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  • Lilly Robbins Brock

PANDEMIC NOW and THEN

As we all endure this killer virus in 2020, it brings to mind what life was like 102 years ago.

In September 1918, there were two killers in the world.

World War I (the Great War) claimed 20 million lives by its demise and the Spanish Flu killed approximately 50 million people, which was 28% of the world population.

At the time, there were no effective drugs or vaccines to treat the killer flu strain. The first flu vaccine appeared in America in the 1940s. Presently, in 2020, we find ourselves in a similar situation. However, today, we are given hope with the announcement that the FDA has approved one or two drugs that will be used to treat those who are infected. A vaccine is in the works but of course will take time through trials. I thank the volunteers in our state of Washington who have volunteered to participate in these trials.

More US soldiers died from the flu than were killed in battle during the war. Troops moving around the world in crowded ships and trains contributed to spreading the flu. Imagine all the soldiers who came home after the War while infected.

On a personal note, my mother was born December 12, 1918 while her mother had the flu. My grandmother was a fighter and survived.

We are so much better off in 2020 than those who endured the flu in 1918. While we isolate ourselves, we at least have access to the outside world and our friends and family. The people in 1918 didn’t have televisions, cell phones, laptops and tablets. As grandparents, our grandson is off limits to us at this time, but we’re using Facetime. It’s wonderful. What miracles we have compared to what was available in 1918. Thank you to everyone who is doing their part to help reduce the curve. The American spirit is as strong as it was in 1918.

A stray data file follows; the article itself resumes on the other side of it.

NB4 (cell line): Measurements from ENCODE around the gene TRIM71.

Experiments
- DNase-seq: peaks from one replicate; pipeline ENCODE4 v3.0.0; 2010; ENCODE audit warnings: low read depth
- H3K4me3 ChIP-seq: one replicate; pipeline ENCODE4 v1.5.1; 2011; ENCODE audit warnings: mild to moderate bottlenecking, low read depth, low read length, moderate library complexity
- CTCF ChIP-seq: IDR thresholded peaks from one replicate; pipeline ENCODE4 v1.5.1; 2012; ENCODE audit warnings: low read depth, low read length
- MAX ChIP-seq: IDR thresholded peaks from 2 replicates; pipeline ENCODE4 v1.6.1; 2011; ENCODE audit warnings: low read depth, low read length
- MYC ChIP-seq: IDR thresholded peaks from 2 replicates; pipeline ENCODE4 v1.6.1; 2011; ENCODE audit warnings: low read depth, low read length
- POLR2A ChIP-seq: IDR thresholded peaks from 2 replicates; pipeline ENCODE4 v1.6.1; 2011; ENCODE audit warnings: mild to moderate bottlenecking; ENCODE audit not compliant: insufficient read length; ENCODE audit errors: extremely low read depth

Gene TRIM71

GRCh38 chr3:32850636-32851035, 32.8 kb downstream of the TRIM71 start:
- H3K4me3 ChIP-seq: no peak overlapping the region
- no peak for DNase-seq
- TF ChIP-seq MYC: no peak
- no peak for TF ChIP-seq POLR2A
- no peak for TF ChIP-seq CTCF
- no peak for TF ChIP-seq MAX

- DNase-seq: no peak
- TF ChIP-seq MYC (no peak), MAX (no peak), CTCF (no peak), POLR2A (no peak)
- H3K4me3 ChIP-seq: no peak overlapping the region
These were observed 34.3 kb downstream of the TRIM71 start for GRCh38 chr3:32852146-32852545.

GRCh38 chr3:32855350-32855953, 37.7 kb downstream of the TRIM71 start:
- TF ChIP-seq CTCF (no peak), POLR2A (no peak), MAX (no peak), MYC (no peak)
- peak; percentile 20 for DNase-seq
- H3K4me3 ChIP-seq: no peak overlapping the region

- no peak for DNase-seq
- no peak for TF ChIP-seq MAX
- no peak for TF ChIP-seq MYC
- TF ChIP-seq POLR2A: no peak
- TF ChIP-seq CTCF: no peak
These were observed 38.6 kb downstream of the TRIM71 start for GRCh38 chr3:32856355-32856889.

If you’re interested in reading further, I would like to take advantage of some of my past historical research and share an excerpt from the book, Ever A Soldier, I wrote about a World War II veteran. He turned 100 years old shortly after I presented the book to him. I was so happy to honor him in the last year that he lived. As always, I included historical notes based around his timeline.

This hero was born in Lewiston, Idaho. He was just over a year old when the Spanish Flu epidemic reached Idaho in early October of 1918. Idaho’s State Board of Health issued a statewide order effective October 10, 1918, prohibiting all public assemblies. When a train or automobile passed through town, the occupants weren’t allowed to stop. Then on the eleventh hour of the eleventh day of the eleventh month in that year of 1918, the Great War ended. It became known as the war to end all wars. When Idahoans learned about the Armistice, they were ecstatic, and threw caution aside as they gathered to celebrate. The result was catastrophic. The flu was unstoppable, and thousands became infected.

Hospitals and personnel were strained to the maximum. Businesses came to a standstill. Anyone who ventured outside was required to wear cotton gauze masks. The quarantine, which included guarding each county’s border, continued until March of 1919, when the pandemic finally came to an end.

Stay safe and well everyone!



The Red Cross in 1918 Pandemic.

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Cathlamet, WA 98612, USA

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